Having a work-life balance is simply a feeling of balance, even if the actual hours you work can’t change all that much. Change within a business can be quick and intense, giving you and your business “growing pains”. When you’re busy managing that change it can have a negative impact on your work-life balance. This can affect your performance at work, your health, relationships, and happiness.
Here are some key tips to help you take control.
People view work-life balance as the ability to work less. But it isn’t necessarily about the hours you work. It’s about ensuring the time you do work is quality time and highly productive. At any point in your life, you hold various identities – for example, this might be: business owner, parent, partner.
When a business is in the process of scaling up, this can put immense pressure on achieving a good balance across all of your identities. This can make you feel like you are constantly chasing your tail and cause aspects of your life to break down.
To restore balance, take the time to define each of your identities and practice being present in each of them.
This discipline will allow you to focus your energy and attention to each one of them at a time. If you’re at work, put your all into it. If you’re are at home with your family – make sure you are present and fully connecting with them.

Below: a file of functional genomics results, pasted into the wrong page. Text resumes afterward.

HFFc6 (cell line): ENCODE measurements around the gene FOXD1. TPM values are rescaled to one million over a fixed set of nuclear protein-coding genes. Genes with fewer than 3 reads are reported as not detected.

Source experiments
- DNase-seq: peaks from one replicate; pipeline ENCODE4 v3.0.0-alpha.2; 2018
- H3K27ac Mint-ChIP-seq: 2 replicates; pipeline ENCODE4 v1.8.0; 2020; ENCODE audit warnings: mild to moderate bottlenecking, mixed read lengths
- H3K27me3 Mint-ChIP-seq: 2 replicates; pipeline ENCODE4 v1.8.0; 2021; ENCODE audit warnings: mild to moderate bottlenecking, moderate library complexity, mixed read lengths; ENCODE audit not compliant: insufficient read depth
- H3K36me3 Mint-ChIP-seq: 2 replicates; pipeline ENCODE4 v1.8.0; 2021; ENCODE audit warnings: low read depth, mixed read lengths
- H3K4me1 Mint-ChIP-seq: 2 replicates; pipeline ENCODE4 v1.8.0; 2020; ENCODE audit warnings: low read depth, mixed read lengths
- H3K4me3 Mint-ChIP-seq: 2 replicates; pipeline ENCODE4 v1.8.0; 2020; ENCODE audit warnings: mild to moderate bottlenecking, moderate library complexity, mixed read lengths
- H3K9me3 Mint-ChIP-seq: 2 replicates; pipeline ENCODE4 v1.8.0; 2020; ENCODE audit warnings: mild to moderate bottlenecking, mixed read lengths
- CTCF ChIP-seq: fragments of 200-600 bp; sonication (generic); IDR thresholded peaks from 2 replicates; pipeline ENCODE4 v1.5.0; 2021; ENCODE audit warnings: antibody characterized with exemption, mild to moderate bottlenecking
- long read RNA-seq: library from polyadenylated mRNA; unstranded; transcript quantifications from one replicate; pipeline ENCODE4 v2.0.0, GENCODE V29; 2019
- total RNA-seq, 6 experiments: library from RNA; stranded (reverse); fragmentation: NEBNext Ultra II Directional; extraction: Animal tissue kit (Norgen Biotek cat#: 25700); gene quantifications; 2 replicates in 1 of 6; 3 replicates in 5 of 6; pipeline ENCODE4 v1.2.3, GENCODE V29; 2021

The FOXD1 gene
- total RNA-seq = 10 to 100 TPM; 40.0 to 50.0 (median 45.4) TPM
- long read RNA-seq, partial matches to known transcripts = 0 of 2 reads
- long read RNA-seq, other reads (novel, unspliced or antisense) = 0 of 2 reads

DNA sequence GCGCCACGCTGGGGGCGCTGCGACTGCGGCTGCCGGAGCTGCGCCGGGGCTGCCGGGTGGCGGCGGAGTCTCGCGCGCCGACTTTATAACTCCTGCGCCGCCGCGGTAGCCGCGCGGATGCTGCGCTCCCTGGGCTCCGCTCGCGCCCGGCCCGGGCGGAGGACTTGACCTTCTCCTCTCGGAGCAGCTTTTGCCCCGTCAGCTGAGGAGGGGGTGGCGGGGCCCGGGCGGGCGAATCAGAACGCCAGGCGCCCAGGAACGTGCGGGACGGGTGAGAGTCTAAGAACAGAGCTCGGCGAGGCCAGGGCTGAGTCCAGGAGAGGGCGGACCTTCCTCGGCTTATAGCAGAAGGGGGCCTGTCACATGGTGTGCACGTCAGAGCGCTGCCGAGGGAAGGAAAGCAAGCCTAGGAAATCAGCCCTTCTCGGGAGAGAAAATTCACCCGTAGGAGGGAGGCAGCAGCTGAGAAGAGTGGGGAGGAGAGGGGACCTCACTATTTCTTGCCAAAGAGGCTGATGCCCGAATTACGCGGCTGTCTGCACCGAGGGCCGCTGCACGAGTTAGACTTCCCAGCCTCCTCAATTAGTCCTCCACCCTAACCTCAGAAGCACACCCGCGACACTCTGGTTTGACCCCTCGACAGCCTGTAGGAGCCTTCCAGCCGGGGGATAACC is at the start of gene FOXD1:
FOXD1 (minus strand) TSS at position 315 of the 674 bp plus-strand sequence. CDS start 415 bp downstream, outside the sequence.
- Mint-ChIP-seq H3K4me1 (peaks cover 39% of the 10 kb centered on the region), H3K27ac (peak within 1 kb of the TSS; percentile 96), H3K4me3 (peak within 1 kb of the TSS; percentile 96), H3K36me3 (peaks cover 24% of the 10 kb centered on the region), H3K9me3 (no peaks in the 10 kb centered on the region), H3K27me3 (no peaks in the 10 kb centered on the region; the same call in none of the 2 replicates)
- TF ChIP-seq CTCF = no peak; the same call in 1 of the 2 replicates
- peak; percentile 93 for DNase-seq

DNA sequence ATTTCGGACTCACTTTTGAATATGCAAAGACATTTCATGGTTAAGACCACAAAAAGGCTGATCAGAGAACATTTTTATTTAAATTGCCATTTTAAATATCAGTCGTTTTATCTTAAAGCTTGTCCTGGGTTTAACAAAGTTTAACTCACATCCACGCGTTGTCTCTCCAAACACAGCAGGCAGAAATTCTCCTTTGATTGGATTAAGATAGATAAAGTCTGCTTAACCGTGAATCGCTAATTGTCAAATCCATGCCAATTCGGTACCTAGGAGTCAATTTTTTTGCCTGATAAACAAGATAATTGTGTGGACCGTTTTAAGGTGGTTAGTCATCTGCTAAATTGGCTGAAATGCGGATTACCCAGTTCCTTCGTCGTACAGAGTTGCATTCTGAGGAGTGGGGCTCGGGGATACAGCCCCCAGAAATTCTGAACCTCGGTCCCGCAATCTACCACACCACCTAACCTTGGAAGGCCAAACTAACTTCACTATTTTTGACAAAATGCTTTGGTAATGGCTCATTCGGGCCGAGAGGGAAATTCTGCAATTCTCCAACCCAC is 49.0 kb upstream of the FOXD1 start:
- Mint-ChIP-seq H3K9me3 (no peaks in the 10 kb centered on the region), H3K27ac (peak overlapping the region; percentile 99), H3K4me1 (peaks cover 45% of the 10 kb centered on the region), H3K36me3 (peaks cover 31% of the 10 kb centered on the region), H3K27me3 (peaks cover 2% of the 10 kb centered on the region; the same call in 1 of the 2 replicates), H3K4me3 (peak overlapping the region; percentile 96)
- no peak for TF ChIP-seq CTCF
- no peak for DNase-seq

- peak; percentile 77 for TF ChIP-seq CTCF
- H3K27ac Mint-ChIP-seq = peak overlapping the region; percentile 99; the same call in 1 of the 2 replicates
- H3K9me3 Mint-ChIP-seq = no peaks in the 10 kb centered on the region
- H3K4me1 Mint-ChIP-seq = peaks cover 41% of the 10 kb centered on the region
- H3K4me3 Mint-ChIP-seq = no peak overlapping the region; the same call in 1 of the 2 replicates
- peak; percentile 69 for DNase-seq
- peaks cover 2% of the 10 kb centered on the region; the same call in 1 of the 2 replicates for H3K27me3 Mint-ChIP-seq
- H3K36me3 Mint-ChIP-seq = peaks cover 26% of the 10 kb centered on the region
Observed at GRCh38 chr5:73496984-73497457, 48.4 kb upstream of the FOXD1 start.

Establishing the behavioural patterns that help you to play to your strengths is key to identifying how your energy is exerted on a daily basis. If you are a procedural person, you will enjoy and have a strength for creating and working with processes.
If you have a procedural strength and preference, and you do too much work within areas that lack process and structure, your energy levels are likely to deplete quicker than they would if you were working on process-led tasks, leading you to potentially experience burnout quicker.
This is often raised when discussing work-life balance for growing businesses, however, when scaling up a business, long hours are often necessary – it is what you do within those hours that is important.
If you are working late, for example, make sure you are working on something that is giving you energy, something you enjoy doing. Rather than something that is depleting your energy, or out of sync with your key behavioural traits and areas of strength.
It sounds obvious but often this is one of the things that takes a back seat.
Time becomes so precious that prioritisation becomes a daily battle, everything becomes urgent and can often leave us feeling like we can’t see the wood for the trees.
Taking time out to talk is a great way to gain some perspective and ensure that your own state of reality is realistic. Many people use an adviser or mentor from outside the business or even a trusted peer for this.
Ideally, this just needs to be someone who you trust enough to ask questions, challenge and support you during those times when balance often feels impossible to achieve. Ironically, we often get told that scaling a business can feel like the loneliest place in the world. But giving yourself permission to take time out to reassess can often provide you with clarity and direction.